February 10, 2014 | by KATHRIN KEIL
"The more the merrier" or "as big as necessary"? Arctic governance shows how a small-size policy-making approach can complement more inclusive agreements in order to ensure the right level of participation for "right-sized" policy-making.
In times of pressing global problems, when countries and people geographically far apart depend heavily upon each other’s commitment to a common cause, international institutions are usually faced with the challenge of achieving as many signatories as possible on the final pages of their declaration documents in order to guarantee institutional effectiveness. Many such declarations and agreements, in fact, only enter into force once a specific threshold of signatories and national ratifications has been achieved. For many challenges, first and foremost global climate change, we indeed need as many on board as possible to avoid free-riding.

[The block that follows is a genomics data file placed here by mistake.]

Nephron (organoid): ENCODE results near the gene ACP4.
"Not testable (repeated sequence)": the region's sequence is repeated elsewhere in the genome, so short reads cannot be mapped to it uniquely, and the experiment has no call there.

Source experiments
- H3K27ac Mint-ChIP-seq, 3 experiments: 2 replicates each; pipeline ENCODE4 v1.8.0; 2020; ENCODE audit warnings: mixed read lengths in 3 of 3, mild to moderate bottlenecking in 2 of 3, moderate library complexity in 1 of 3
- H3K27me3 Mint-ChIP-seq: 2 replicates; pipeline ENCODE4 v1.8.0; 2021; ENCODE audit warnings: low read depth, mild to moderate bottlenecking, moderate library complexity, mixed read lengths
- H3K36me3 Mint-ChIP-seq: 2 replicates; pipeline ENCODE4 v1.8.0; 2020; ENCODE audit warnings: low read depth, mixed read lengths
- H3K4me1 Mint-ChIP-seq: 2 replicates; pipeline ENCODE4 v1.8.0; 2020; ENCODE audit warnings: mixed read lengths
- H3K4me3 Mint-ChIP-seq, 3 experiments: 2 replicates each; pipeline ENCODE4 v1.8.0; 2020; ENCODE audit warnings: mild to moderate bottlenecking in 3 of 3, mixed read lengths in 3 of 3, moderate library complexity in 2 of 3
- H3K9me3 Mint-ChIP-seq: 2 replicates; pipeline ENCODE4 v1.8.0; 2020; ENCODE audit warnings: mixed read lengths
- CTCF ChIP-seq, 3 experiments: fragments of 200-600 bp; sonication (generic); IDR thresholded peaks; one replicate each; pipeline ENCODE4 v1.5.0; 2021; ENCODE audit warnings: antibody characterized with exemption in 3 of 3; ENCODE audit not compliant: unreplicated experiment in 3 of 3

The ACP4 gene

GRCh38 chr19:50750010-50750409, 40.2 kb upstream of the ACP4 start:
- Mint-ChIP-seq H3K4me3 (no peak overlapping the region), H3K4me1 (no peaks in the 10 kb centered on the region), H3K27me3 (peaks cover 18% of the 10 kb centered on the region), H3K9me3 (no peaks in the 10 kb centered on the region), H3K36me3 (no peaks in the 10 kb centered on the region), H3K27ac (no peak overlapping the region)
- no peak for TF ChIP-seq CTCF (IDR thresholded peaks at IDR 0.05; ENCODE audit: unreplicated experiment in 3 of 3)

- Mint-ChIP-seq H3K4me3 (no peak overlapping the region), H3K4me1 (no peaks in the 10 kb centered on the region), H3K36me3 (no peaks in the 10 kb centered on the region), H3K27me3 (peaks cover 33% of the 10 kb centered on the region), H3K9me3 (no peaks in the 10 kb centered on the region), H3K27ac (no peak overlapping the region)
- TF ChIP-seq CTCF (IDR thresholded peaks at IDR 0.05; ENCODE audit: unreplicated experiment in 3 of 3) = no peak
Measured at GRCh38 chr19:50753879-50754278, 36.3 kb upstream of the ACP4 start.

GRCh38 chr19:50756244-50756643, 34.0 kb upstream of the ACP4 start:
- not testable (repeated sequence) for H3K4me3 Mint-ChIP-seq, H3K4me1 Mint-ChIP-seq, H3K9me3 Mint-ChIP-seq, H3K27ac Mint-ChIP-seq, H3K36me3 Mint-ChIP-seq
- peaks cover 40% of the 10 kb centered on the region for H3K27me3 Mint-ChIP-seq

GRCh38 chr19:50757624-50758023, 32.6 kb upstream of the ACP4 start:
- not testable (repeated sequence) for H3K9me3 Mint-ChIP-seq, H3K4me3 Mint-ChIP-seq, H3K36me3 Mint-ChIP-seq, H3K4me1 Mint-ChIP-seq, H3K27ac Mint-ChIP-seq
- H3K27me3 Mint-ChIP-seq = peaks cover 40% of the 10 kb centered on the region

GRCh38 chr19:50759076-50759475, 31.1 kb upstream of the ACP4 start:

However, this should not lead us to believe that “the more the merrier” is the rule for every problem in need of international cooperation, especially at the regional level. As students of international relations learn early on, situations of conflict can become harder to solve as the cast of characters involved in the issue grows. Thus it can often be that successful institutional cooperation depends on keeping this cast of characters only “as-big-as-necessary”, rather than “as-big-as-possible”.
Only as Big (and Diverse) as Necessary: The Arctic Council
Arctic governance offers a number of good examples of the “as-big-as-necessary” approach. The prime political body of the Arctic region, the Arctic Council, is a high level forum with a fixed membership. That membership is comprised of the eight states possessing territory above the Arctic Circle: Canada, Denmark (including Greenland and the Faroe Islands), Finland, Iceland, Norway, Russia, Sweden and the United States.